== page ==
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  • Ken Emery
  • Proceedings of the National Academy of Sciences…
  • 1980
Mean annual sea levels at 247 tide-gauge stations of the world exhibit a general rise of relative sea level of about 3 mm/year during the past 40 years. In contrast, general uplift of the land is typical of high northern latitudes, where unloading of the crust by melt of Pleistocene ice sheets is significant. Erratic movements are typical of belts having(More)
The pattern of surface circulation has been mapped for more than 40 lakes, marginal seas, estuaries, and lagoons. All are within the northern hemisphere, and all except one are known to have a counterclockwise pattern. This consistent pattern is attributed to the drag of wind blowing across the bodies of water. Warmer surface water is displaced to the(More)
A sea-level curve of the past 35,000 years for the Atlantic continental shelf of the United States is based on more than 80 radiocarbon dates, 15 of which are older than 15,000 years. Materials include shallow-water mollusks, oolites, coralline algae, beachrock, and salt-marsh peat. Sea level 30,000 to 35,000 years ago was near the present one. Subsequent(More)
Teeth of mastodons and mammoths have been recovered by fishermen from at least 40 sites on the continental shelf as deep as 120 meters. Also present are submerged shorelines, peat deposits, lagoonal shells, anz relict sands. Evidently elephants and other large mammals ranged this region during the glacial stage of low sea level of the last 25,000 years.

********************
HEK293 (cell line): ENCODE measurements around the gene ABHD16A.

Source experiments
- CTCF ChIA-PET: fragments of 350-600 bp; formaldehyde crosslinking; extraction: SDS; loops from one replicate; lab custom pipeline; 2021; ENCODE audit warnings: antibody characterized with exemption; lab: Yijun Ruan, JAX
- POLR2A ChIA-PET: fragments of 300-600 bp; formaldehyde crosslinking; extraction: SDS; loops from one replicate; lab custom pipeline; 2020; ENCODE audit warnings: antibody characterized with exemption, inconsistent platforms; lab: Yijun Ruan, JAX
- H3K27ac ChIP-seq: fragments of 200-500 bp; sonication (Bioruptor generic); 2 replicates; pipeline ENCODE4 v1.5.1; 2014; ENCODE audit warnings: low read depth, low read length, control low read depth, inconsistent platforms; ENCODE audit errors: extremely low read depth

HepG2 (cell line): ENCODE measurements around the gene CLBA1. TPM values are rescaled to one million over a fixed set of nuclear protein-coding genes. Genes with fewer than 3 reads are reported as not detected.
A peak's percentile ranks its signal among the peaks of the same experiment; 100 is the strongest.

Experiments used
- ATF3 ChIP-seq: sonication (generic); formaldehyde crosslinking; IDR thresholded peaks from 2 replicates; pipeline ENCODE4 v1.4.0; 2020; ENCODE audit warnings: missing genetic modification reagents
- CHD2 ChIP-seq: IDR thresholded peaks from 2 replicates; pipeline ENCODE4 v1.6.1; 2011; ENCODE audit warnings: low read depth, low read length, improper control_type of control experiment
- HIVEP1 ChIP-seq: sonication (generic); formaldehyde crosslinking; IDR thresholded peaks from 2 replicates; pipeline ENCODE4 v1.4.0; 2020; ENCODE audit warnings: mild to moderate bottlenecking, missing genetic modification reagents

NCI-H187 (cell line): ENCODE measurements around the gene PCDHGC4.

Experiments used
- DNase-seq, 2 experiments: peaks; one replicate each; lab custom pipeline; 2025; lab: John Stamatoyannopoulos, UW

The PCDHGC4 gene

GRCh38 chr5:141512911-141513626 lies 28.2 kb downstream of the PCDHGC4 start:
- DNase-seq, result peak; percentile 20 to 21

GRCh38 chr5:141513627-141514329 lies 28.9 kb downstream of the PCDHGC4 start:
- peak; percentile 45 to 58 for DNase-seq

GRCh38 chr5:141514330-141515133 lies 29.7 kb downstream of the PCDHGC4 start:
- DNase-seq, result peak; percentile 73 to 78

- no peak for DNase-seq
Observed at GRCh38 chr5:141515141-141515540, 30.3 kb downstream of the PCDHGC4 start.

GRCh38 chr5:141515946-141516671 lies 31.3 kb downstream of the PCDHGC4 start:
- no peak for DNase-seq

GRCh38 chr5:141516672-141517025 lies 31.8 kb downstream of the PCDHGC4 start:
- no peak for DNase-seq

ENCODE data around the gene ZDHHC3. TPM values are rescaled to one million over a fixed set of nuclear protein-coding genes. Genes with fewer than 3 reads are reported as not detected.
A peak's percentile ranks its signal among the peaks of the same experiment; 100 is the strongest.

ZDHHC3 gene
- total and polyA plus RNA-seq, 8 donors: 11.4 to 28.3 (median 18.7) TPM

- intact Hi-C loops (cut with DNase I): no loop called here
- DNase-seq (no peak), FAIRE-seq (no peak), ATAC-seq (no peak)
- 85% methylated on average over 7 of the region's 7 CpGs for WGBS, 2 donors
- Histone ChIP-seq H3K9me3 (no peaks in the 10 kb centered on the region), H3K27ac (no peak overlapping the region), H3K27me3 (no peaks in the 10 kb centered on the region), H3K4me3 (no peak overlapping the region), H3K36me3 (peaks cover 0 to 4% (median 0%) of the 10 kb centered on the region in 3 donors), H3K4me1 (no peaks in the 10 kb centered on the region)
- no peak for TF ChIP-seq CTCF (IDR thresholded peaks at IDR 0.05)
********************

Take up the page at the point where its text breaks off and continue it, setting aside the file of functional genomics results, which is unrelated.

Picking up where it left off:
Relative sea levels for early post-Pleistocene time are best known from radiocarbon dates of sediments on the continental shelves off Texas and off northeastern United States. Differences in indicated rates of the rise of relative sea level and in depths of the shelf-breaks reveal differential vertical movement of the two shelves during this time, with the(More)
Shells of long-dead Crassostrea virginica are reported at 71 stations in depths of 14 to 82 meters. The depths exceed those of the estuaries where the species flourishes. Radiocarbon measurements indicate that the oysters were alive 8000 to 11,000 years ago. It is concluded that the oysters lived in lagoons or estuaries which became submerged when the sea(More)
Freshwater peats from the continental shelf off northeastern United States contain the same general pollen sequence as peats from ponds that are above sea level and that are of comparable radiocarbon ages. These peats indicate that during glacial times of low sea level terrestrial vegetation covered the region that is now the continental shelf in an(More)